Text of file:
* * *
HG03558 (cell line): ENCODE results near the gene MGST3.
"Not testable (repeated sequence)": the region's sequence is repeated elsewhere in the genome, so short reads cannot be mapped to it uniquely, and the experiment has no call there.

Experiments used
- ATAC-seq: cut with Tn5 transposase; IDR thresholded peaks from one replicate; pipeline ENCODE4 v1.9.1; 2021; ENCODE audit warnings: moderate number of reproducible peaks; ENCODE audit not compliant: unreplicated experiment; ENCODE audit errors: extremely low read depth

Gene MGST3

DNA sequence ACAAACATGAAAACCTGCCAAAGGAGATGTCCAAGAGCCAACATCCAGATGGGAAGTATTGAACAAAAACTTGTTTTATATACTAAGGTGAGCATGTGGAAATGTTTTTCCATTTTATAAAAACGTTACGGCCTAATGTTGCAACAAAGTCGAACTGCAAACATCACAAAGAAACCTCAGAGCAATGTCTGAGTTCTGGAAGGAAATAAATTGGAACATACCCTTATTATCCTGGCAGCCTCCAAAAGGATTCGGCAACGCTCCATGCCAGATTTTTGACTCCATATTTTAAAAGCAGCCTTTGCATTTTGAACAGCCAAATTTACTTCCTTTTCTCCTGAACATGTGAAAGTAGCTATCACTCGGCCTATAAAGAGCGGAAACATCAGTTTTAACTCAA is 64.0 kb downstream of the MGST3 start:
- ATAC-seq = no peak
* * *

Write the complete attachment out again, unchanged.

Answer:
HG03558 (cell line): ENCODE results near the gene MGST3.
"Not testable (repeated sequence)": the region's sequence is repeated elsewhere in the genome, so short reads cannot be mapped to it uniquely, and the experiment has no call there.

Experiments used
- ATAC-seq: cut with Tn5 transposase; IDR thresholded peaks from one replicate; pipeline ENCODE4 v1.9.1; 2021; ENCODE audit warnings: moderate number of reproducible peaks; ENCODE audit not compliant: unreplicated experiment; ENCODE audit errors: extremely low read depth

Gene MGST3

DNA sequence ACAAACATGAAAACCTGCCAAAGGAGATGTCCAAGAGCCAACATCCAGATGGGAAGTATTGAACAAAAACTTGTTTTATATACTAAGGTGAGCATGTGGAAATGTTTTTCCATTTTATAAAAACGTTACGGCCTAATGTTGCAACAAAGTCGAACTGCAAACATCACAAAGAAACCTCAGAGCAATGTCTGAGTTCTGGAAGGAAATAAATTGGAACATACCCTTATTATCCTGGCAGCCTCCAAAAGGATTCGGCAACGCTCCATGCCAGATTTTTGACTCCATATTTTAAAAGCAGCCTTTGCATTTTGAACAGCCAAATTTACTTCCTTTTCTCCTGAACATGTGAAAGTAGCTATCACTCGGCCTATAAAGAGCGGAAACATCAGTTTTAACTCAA is 64.0 kb downstream of the MGST3 start:
- ATAC-seq = no peak